I really only use docker for quickly trying out stuff or running services that don't run natively on FreeNAS TrueNAS. Everything else is better run in a jail, as this lets you directly access ZFS storage and also produces less overhead than Docker. It is a little harder to manually set up though (FreeBSD is a little different from Debian/Ubuntu), but also gives you more control. There are also ready-to-use plugins (basically preconfigured jails) for many services.

Am I on the right track? Given the simplicity of what I am going for, would I probably do just fine hosting Ubuntu or Debian instead? Performance isn't really a huge concern; I will probably have a Ryzen 3000 series processor and at least 32GB of DDR4 with an M.2 SSD system disk. Thank you for your time and consideration!
Hardware sounds fine I guess, but depends on how many services you want to host. If you really plan to dockerize everything and don't want to get into FreeBSD, maybe go bare metal FCOS. An Ubuntu Server should also be fine. However for me the main advantages, that I would always choose TrueNAS again for, are jails and the ZFS filesystem.
 

Leninux

Newbie
Joined
Aug 24, 2017
Messages
2
I am curious if you have any feedback or follow up on your experience with using Fedora CoreOS as a Docker host VM on TrueNAS as described here over the ensuing couple of months.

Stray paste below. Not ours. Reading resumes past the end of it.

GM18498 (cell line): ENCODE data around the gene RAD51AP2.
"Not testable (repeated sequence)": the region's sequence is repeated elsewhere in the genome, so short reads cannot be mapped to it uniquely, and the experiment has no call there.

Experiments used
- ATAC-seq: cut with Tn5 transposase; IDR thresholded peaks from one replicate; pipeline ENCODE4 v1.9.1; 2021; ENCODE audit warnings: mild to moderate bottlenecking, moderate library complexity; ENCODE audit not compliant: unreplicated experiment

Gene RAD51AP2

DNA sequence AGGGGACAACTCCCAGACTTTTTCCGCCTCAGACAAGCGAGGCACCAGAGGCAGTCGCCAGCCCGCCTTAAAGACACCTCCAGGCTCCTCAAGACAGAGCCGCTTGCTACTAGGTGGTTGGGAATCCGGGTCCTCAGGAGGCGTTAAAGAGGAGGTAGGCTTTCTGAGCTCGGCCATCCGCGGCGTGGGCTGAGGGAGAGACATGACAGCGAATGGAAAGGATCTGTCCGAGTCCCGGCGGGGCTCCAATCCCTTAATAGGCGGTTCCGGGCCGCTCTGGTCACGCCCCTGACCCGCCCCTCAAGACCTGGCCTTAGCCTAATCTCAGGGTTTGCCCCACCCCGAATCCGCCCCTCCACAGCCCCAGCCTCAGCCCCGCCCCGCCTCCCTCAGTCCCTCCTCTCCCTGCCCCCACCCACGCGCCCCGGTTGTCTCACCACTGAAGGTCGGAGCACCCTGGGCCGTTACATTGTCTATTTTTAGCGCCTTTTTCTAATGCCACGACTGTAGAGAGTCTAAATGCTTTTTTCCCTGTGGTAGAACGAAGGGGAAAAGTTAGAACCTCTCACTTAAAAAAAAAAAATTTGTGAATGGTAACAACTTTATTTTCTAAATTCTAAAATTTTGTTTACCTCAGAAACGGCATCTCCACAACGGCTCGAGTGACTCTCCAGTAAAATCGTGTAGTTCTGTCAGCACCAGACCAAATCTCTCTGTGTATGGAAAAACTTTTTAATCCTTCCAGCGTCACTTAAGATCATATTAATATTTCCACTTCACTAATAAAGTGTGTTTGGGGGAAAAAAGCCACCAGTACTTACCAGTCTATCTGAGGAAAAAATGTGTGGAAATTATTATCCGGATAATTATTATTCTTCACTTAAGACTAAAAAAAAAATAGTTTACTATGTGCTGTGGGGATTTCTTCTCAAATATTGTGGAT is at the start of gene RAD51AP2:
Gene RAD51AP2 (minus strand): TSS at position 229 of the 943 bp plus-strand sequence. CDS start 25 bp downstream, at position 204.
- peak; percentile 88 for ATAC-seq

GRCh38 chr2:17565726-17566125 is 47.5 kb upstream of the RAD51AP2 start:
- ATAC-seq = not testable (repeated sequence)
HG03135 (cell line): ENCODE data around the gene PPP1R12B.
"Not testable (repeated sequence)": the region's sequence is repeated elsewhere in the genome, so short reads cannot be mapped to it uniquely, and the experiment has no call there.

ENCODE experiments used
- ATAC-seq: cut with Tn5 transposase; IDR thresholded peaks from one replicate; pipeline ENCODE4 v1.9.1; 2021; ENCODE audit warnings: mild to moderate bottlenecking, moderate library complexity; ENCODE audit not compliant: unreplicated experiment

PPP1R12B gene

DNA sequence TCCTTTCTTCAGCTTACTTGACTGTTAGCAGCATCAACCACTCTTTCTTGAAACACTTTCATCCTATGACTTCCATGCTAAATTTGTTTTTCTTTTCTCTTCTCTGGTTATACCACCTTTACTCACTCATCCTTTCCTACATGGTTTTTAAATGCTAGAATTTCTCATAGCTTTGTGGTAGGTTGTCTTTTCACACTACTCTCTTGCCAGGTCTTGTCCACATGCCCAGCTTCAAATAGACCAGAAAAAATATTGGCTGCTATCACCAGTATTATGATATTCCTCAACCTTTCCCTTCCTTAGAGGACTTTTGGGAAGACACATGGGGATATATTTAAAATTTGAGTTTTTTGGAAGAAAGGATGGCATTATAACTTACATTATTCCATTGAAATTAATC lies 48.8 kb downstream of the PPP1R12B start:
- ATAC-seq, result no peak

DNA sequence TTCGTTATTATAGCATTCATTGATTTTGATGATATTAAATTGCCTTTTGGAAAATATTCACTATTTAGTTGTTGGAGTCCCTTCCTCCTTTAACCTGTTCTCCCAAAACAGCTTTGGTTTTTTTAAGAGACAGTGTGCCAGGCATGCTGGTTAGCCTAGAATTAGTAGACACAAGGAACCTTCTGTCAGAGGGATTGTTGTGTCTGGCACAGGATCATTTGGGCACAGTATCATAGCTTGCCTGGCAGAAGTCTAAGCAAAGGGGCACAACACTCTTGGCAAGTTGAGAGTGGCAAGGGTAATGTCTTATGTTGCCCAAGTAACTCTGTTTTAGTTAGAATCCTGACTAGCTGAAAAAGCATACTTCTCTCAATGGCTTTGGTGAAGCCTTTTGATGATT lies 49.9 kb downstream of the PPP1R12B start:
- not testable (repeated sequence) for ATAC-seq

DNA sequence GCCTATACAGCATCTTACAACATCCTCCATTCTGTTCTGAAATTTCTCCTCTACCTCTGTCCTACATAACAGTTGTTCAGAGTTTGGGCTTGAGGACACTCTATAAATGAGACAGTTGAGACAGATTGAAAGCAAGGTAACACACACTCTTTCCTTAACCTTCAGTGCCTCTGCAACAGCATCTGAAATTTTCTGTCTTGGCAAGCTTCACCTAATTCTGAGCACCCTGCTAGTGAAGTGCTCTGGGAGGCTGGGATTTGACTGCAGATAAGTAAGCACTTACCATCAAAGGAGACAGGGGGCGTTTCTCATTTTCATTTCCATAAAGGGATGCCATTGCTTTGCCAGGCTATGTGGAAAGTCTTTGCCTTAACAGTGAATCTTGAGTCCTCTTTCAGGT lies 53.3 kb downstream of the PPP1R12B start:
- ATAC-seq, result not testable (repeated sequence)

Like LeoSum, I've been using the FCOS VM without issues since then, but I haven't upgrade yet my setup to TrueNAS neither Portainer v2. The only issue I've had is the lack of memory ram in my setup (16Gb), the machine crashes more or less twice a month, but after a reboot everything works fine again. I've more than 15 containers running (Traeffik, HAproxy, Nginx, PHP-FPM, MariaDB, Heimdall, NextCloud, Emby, Grafana, Influxdb...) and another Ubuntu Server VM with Sandstorm. For me, the main advantage of using Docker is the lifecycle of the app, the jails usually have outdated versions of the app and the libraries.

Am I on the right track? Given the simplicity of what I am going for, would I probably do just fine hosting Ubuntu or Debian instead? Performance isn't really a huge concern; I will probably have a Ryzen 3000 series processor and at least 32GB of DDR4 with an M.2 SSD system disk. Thank you for your time and consideration!
Remember to check your hardware with the official recommendations (ECC RAM, VT-d/AMD-Vi and AES-NI CPU...).

I have been using it since I posted here. It is still working very well with no real issues. The only hassle is to get data into and out of FCOS VM and the containers. I would like to have persistent data (configurations, etc.) stored on a ZFS dataset. For some containers it works to hand it in via nfs, but most times it doesn't due to permission issues. So the data is stored inside the VM which I don't think is ideal. But that is really my only issue.
I've all the persistent data stored on a ZFS dataset, but wasn't easy; most docker images works fine if in Portainer configuration the user/group ids are the same used in the host.